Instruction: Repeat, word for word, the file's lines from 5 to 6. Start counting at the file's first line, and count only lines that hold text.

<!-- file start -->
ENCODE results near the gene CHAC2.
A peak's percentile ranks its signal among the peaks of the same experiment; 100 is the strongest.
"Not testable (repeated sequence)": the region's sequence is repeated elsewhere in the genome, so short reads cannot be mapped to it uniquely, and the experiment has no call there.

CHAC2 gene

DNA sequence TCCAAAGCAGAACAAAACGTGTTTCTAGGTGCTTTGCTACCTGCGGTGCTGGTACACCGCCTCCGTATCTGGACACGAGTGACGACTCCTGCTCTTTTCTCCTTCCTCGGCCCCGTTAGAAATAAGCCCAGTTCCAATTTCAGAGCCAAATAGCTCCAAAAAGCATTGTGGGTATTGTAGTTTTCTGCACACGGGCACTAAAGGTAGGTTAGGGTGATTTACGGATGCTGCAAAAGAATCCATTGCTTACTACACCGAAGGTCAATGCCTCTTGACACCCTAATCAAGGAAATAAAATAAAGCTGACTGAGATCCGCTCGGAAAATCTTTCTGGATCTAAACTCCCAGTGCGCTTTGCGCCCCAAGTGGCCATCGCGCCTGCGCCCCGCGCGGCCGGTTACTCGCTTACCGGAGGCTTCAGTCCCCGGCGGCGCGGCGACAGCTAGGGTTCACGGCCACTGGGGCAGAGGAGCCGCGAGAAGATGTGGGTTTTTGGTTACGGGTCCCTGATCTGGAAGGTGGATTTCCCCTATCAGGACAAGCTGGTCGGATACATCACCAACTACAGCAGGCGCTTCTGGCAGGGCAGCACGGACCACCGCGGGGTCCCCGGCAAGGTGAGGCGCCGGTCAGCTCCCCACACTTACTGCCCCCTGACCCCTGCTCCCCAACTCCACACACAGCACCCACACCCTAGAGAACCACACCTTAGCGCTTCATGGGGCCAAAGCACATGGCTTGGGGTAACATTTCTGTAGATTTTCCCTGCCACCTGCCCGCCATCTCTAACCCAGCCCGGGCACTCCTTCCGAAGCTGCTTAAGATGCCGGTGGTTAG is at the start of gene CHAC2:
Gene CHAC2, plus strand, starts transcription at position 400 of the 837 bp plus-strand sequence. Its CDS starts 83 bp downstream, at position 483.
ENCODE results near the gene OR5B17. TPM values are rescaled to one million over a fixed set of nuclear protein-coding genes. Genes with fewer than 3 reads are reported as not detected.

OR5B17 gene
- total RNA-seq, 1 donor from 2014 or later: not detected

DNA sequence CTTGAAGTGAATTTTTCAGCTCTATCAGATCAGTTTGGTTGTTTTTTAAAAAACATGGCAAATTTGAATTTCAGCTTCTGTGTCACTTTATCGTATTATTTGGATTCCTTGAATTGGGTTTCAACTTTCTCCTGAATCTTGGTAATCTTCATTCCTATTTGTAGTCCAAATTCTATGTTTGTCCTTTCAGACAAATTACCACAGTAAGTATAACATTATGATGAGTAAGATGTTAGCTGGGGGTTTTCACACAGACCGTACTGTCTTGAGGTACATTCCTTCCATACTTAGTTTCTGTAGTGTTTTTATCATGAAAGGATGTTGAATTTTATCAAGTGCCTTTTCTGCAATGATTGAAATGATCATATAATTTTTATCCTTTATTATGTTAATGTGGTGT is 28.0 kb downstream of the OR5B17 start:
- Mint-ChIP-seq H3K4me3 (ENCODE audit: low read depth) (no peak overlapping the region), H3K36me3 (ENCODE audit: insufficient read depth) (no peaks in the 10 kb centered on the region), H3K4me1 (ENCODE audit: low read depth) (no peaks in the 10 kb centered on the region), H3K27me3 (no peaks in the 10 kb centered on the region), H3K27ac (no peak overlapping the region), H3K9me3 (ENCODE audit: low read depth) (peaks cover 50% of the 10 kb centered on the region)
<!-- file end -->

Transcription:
DNA sequence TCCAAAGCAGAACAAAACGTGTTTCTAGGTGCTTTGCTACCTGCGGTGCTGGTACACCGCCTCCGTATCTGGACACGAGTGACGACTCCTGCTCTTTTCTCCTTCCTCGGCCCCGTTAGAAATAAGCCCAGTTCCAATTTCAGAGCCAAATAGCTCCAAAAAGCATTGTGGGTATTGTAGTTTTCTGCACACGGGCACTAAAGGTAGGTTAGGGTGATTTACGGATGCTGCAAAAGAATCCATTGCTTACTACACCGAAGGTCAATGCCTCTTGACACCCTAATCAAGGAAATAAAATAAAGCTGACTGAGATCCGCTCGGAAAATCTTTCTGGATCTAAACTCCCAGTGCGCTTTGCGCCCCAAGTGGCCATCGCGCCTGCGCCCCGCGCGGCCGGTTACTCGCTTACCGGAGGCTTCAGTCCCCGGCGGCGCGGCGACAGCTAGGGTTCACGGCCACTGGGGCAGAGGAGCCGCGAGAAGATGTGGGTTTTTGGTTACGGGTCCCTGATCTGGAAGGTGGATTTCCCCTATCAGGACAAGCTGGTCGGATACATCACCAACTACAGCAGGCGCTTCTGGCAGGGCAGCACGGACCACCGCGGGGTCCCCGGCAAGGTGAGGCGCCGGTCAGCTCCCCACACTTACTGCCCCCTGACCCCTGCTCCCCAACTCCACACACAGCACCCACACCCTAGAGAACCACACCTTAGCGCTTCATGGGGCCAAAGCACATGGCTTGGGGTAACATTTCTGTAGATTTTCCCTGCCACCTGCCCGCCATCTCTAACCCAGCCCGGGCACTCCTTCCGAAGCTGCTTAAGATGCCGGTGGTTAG is at the start of gene CHAC2:
Gene CHAC2, plus strand, starts transcription at position 400 of the 837 bp plus-strand sequence. Its CDS starts 83 bp downstream, at position 483.